Researchers from Penn State College of Medicine evaluated existing information on five prescription CBD and delta-9-tetrahydrocannabinol (THC) cannabinoid medications: antinausea medications used during cancer treatment (Marinol, Syndros, Cesamet); a medication used primarily for muscle spasms in multiple sclerosis (Sativex, which is not currently available in the US, but available in other countries); and an antiseizure medication (Epidiolex). Overall, the researchers identified 139 medications that may be affected by cannabinoids. This list was further narrowed to 57 medications, for which altered concentration can be dangerous. The list contains a variety of drugs from heart medications to antibiotics, although not all the drugs on the list may be affected by CBD-only products (some are only affected by THC). Potentially serious drug interactions with CBD included
Products containing cannabidiol (CBD) seem to be all the rage these days, promising relief from a wide range of maladies, from insomnia and hot flashes to chronic pain and seizures. Some of these claims have merit to them, while some of them are just hype. But it won’t hurt to try, right? Well, not so fast. CBD is a biologically active compound, and as such, it may also have unintended consequences. These include known side effects of CBD, but also unintended interactions with supplements, herbal products, and over-the-counter (OTC) and prescription medications.
While generally considered safe, CBD may cause drowsiness, lightheadedness, nausea, diarrhea, dry mouth, and, in rare instances, damage to the liver. Taking CBD with other medications that have similar side effects may increase the risk of unwanted symptoms or toxicity. In other words, taking CBD at the same time with OTC or prescription medications and substances that cause sleepiness, such as opioids, benzodiazepines (such as Xanax or Ativan), antipsychotics, antidepressants, antihistamines (such as Benadryl), or alcohol may lead to increased sleepiness, fatigue, and possibly accidental falls and accidents when driving. Increased sedation and tiredness may also happen when using certain herbal supplements, such as kava, melatonin, and St. John’s wort. Taking CBD with stimulants (such as Adderall) may lead to decreased appetite, while taking it with the diabetes drug metformin or certain heartburn drugs (such as Prilosec) may increase the risk of diarrhea.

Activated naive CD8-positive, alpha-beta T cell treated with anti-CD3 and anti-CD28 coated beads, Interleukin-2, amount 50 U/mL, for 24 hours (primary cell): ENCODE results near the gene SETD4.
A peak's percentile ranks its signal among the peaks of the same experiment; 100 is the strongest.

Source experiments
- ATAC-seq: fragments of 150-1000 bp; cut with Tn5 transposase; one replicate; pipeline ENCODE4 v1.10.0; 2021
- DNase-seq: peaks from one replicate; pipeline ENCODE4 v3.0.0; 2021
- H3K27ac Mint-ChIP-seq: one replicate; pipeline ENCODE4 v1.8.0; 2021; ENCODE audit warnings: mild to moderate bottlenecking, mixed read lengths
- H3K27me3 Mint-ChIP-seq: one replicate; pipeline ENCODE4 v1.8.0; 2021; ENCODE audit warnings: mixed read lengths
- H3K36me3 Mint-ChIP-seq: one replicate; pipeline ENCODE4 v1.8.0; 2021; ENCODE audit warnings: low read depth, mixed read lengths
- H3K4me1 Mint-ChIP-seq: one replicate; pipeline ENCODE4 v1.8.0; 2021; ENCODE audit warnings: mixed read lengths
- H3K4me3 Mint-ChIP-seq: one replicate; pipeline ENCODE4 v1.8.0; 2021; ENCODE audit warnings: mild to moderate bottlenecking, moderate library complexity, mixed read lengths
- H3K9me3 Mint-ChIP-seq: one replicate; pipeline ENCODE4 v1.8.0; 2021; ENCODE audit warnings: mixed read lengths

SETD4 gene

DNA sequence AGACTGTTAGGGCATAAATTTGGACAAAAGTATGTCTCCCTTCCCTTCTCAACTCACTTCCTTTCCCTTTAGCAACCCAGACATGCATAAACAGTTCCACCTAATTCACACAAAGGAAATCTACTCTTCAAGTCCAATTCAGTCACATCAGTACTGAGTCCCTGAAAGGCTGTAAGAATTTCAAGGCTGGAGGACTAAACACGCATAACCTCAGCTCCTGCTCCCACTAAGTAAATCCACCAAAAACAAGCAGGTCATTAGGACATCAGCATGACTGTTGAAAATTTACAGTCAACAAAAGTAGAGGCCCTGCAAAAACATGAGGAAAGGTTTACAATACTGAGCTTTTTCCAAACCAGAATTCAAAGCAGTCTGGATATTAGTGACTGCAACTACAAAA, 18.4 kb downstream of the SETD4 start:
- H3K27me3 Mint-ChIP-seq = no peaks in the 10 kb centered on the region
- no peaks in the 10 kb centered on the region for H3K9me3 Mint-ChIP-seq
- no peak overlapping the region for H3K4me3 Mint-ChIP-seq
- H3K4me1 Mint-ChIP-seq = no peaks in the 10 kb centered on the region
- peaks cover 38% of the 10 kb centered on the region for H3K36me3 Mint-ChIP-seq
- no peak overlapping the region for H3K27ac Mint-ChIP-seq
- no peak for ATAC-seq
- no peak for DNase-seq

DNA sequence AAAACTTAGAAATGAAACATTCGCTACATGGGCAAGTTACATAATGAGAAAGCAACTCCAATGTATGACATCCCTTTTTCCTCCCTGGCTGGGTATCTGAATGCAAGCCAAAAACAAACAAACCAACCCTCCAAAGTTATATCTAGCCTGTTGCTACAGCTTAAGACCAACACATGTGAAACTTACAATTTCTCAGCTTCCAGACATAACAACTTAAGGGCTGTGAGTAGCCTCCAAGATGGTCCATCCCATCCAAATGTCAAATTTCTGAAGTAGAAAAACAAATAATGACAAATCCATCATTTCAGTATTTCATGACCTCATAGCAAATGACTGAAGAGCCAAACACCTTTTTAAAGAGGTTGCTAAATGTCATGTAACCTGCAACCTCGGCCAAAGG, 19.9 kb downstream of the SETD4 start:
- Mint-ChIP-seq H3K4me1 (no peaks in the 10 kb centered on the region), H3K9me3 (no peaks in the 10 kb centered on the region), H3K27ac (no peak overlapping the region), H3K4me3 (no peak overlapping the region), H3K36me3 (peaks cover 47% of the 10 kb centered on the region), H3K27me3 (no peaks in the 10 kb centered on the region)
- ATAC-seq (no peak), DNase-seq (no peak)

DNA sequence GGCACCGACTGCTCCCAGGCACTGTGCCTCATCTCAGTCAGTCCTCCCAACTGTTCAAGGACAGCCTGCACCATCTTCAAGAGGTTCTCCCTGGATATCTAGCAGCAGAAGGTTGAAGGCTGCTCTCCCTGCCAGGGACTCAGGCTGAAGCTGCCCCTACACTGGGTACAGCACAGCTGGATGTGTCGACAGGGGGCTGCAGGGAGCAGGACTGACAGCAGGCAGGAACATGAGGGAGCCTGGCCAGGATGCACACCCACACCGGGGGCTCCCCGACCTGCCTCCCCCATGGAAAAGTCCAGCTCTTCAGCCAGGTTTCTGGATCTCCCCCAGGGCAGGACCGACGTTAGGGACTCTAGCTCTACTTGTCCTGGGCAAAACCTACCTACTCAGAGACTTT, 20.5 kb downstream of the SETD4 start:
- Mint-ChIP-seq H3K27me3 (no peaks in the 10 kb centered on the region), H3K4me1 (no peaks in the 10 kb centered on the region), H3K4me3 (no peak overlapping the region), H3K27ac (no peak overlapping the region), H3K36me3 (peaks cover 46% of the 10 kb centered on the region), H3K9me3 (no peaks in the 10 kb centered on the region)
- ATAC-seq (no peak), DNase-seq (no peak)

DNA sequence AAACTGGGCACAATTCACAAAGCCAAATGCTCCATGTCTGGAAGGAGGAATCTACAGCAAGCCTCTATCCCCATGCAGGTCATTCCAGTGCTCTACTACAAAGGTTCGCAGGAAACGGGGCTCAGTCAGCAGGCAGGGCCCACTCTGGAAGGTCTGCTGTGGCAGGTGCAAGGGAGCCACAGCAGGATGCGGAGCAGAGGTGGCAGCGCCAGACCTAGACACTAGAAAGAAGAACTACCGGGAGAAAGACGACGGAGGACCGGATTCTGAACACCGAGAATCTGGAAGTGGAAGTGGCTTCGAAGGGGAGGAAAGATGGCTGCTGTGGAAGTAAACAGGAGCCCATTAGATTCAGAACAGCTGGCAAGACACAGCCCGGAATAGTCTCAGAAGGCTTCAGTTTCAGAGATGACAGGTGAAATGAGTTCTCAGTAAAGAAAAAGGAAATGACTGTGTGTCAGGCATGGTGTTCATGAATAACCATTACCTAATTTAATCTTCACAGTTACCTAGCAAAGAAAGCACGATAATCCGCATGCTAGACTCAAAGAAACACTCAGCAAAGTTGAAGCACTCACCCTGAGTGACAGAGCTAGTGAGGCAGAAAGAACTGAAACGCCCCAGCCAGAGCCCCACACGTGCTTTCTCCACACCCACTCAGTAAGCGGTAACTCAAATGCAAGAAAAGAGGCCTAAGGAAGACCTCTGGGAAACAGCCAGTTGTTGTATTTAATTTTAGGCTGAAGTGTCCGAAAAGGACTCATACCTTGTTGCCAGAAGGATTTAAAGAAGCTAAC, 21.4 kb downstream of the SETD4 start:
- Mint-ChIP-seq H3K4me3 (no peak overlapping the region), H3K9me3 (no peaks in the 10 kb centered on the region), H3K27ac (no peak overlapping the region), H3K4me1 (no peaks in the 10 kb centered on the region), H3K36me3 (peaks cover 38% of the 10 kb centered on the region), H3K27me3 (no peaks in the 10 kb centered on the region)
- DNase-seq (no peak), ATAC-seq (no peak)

CBD can alter the effects of other drugs
CBD has the potential to interact with many other products, including over-the-counter medications, herbal products, and prescription medications. Some medications should never be taken with CBD; the use of other medications may need to be modified or reduced to prevent serious issues. The consequences of drug interactions also depend on many other factors, including the dose of CBD, the dose of another medication, and a person’s underlying health condition. Older adults are more susceptible to drug interactions because they often take multiple medications, and because of age-related physiological changes that affect how our bodies process medications.
The researchers further warned that while the list may be used as a starting point to identify potential drug interactions with marijuana or CBD oil, plant-derived cannabinoid products may deliver highly variable cannabinoid concentrations (unlike the FDA-regulated prescription cannabinoid medications previously mentioned), and may contain many other compounds that can increase the risk of unintended drug interactions.
Doubling up on side effects
Absolutely. Inhaled CBD gets into the blood the fastest, reaching high concentration within 30 minutes and increasing the risk of acute side effects. Edibles require longer time to absorb and are less likely to produce a high concentration peak, although they may eventually reach high enough levels to cause an issue or interact with other medications. Topical formulations, such as creams and lotions, may not absorb and get into the blood in sufficient amount to interact with other medications, although there is very little information on how much of CBD gets into the blood eventually. All of this is further complicated by the fact that none of these products are regulated or checked for purity, concentration, or safety.